A family history of breast cancer is a well established risk factor for breast cancer [1
]. Mutations in known breast cancer susceptibility genes account for only about one-quarter of this familial association [4
], so the excess risk still exists for women who do not carry a germline mutation in BRCA1
. It is unclear, however, whether all-cause mortality after breast cancer diagnosis differs between women who do and do not have a family history of breast cancer. A review of studies published between 1976 and 1999 found no consistent evidence of a mortality difference between cases with and without a family history [5
], and subsequent studies have generally found no difference with respect to all-cause mortality [6
] or other outcome measures [9
], although some reported a better [22
] or worse [23
] prognosis for cases with a family history of breast cancer. Differences in all-cause mortality between breast cancer cases with and without a family history, should they exist, might be due to differences in biology and, therefore, might give insights into breast cancer etiology, secondary prevention, treatment, and counseling.
Depending on definition, 10% or more of breast cancer cases have a family history of the disease [2
]. Having an affected first-degree relative increases risk by an average of about two-fold [1
]; about 15-20% of this excess risk is explained by germline mutations in BRCA1
]. Other, lower-penetrance susceptibility genes, as well as shared environmental factors, appear to be responsible for the remaining familial risk [27
]. Most previous studies have defined “familial breast cancer” in one of three ways: a self-reported family history of the disease, with variable inclusion of first-, second-, or third-degree relatives; BRCA1
linkage within families; or germline BRCA1
mutation carriage in cases [5
]. These definitions cover very different scenarios. In this paper, we use the term “familial” to refer to cases with a family history of the disease, and the term “non-BRCA1/BRCA2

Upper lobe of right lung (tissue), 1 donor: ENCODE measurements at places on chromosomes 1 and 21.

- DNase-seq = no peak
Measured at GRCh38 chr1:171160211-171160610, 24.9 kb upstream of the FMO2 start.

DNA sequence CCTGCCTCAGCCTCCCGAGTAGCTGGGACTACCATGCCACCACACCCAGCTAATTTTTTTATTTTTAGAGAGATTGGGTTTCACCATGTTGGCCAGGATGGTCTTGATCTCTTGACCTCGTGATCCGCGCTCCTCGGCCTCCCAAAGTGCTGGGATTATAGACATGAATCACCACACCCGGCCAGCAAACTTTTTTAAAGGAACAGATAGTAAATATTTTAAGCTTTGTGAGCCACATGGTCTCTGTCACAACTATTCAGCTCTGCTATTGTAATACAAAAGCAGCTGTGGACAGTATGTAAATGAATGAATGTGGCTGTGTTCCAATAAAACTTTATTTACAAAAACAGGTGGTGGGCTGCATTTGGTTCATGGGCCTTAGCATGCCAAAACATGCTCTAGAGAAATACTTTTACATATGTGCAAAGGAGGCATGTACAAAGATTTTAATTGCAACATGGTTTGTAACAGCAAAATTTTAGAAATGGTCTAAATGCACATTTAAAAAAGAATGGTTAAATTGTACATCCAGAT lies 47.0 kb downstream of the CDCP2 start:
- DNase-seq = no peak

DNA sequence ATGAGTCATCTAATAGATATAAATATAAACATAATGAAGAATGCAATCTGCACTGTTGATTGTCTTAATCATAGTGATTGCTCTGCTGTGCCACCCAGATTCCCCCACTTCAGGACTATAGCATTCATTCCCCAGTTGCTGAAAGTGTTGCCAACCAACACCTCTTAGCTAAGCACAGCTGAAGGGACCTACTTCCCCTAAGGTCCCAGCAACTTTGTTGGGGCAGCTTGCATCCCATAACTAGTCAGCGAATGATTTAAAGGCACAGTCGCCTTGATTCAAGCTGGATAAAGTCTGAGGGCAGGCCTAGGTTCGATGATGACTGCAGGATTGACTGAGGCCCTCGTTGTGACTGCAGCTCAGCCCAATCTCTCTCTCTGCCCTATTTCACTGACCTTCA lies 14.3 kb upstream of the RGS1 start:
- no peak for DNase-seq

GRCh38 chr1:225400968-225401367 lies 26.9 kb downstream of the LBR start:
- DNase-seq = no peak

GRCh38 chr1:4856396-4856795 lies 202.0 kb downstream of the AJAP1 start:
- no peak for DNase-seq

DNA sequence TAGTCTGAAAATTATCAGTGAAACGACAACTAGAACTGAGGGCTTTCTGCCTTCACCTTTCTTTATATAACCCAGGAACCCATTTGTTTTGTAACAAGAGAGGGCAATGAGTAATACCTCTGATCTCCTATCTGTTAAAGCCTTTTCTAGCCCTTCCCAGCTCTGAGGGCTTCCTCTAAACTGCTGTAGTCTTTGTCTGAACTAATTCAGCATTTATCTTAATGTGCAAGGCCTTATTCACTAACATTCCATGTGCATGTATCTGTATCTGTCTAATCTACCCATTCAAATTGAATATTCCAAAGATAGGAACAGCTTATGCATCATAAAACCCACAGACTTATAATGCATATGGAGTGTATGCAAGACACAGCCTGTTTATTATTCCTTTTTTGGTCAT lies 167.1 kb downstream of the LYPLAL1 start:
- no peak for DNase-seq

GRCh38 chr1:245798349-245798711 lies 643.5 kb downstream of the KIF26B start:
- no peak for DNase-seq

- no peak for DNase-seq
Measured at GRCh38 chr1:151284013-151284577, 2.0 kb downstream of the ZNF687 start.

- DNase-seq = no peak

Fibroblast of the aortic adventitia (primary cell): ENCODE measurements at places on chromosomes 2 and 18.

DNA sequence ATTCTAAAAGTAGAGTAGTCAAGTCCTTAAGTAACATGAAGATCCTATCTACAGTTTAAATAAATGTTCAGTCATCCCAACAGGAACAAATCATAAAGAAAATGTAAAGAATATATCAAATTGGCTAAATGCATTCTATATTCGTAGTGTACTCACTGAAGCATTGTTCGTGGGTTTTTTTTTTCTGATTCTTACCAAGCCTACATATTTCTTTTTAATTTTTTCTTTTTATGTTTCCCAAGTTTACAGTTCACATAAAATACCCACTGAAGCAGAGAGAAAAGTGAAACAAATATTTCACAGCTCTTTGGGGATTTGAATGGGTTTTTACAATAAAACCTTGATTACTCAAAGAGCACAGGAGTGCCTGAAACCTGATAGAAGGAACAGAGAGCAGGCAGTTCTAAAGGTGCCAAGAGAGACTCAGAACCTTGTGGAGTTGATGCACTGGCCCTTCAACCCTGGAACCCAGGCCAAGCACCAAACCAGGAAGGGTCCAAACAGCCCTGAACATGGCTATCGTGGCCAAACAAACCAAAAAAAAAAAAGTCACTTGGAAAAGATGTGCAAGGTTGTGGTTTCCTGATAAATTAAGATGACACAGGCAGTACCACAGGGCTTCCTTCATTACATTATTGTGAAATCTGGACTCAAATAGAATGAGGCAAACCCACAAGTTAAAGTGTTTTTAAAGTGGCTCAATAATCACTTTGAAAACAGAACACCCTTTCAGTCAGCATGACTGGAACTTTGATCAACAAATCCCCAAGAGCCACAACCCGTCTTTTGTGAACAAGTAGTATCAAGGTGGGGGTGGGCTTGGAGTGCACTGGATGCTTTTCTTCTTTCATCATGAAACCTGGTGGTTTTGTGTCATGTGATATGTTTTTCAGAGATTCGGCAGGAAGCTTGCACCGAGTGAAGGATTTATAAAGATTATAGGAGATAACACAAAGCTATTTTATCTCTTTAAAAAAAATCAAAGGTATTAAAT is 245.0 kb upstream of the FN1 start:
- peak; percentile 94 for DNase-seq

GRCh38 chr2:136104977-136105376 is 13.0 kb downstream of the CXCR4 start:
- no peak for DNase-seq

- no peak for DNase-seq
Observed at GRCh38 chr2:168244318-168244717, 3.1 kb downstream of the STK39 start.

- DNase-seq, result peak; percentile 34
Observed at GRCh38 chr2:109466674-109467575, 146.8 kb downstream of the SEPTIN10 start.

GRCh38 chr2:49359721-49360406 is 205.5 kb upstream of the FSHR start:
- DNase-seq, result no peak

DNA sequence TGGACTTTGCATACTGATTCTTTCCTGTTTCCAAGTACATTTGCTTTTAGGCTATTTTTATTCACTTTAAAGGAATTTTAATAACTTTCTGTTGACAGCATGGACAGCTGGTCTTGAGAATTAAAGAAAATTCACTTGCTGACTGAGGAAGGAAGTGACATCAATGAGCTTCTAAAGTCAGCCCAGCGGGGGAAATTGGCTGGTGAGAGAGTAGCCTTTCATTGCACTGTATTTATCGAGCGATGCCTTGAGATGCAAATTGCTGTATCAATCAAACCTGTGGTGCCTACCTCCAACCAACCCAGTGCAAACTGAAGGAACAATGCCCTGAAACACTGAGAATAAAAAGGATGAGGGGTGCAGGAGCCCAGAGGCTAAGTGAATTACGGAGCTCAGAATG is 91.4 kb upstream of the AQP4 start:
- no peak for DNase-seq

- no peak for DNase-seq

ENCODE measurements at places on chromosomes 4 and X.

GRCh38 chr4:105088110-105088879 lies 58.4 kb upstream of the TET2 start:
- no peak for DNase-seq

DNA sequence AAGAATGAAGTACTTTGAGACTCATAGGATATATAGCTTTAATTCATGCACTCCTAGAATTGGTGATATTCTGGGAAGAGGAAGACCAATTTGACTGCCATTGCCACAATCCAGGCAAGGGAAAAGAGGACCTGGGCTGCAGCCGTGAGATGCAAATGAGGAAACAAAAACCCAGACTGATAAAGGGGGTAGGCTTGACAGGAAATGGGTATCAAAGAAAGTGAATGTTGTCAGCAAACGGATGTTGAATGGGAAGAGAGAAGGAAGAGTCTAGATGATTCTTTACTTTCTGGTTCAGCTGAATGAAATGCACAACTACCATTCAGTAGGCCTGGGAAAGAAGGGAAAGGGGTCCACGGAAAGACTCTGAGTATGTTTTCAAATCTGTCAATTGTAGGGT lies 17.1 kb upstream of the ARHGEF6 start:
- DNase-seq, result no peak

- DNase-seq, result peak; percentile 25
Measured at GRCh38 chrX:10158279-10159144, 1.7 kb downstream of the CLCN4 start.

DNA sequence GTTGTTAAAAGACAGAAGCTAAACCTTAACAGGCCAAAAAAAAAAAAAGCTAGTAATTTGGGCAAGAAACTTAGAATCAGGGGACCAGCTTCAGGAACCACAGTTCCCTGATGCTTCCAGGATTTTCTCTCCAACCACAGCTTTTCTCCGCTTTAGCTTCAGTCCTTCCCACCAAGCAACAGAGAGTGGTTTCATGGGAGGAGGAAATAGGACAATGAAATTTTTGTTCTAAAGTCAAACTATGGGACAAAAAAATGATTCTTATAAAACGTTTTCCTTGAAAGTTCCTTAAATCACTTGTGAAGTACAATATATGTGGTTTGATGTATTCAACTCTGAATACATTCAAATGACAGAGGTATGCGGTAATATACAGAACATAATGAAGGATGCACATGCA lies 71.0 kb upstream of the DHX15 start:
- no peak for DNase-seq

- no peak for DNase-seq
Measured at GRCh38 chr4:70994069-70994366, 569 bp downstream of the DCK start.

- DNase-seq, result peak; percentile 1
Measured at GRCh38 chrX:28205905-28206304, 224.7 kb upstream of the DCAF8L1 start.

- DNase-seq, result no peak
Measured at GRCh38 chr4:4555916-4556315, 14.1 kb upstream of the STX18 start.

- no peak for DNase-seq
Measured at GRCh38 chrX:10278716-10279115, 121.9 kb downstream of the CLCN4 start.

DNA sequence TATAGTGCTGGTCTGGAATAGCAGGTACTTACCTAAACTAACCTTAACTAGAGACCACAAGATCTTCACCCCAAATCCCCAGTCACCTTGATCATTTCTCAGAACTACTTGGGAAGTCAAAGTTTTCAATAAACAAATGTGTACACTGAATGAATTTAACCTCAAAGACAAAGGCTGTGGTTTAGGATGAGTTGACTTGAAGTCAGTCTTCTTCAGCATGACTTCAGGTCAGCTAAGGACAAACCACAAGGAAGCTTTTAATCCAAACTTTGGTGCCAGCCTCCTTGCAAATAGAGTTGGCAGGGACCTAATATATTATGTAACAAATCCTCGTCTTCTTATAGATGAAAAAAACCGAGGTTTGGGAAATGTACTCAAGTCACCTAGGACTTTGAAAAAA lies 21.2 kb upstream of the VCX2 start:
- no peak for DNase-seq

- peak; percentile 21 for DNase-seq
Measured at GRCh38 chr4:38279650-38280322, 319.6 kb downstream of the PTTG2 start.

-associated breast cancer” to refer to cases without a known germline mutation in BRCA1
Mortality differences between non-BRCA1/BRCA2
-associated breast cancer cases with and without a family history of breast cancer have not been widely investigated. One Finnish study [6
] and one Dutch study [13
] found no differences in overall survival for cases with familial non-BRCA1/BRCA2
-associated, and non-familial breast cancer.
However, neither of these studies was population-based, and both lacked detailed interview data from individual cases, limiting their ability to consider survival associations with other patient characteristics. Furthermore, few prior studies have examined whether any possible association of family history with survival varies by tumor histologic type or hormone receptor status.
It was recently reported by the population-based Ontario Breast Cancer Family Registry (CFR) that all-cause mortality after breast cancer diagnosis did not vary between cases with and without a first-degree family history of breast or ovarian cancer [15
]. Here, we expand the sample size and scope of this prior study by including cases from two additional population-based samples from the Northern California and Australian Breast CFRs. If family history were to predict breast cancer survival, then it might influence clinical practice because it can be ascertained prior to treatment. Therefore, using a large, pooled, population-based series of breast cancer cases, we set out to determine whether all-cause mortality in cases with non-BRCA1/BRCA2
-associated breast cancer varies by family history of breast cancer.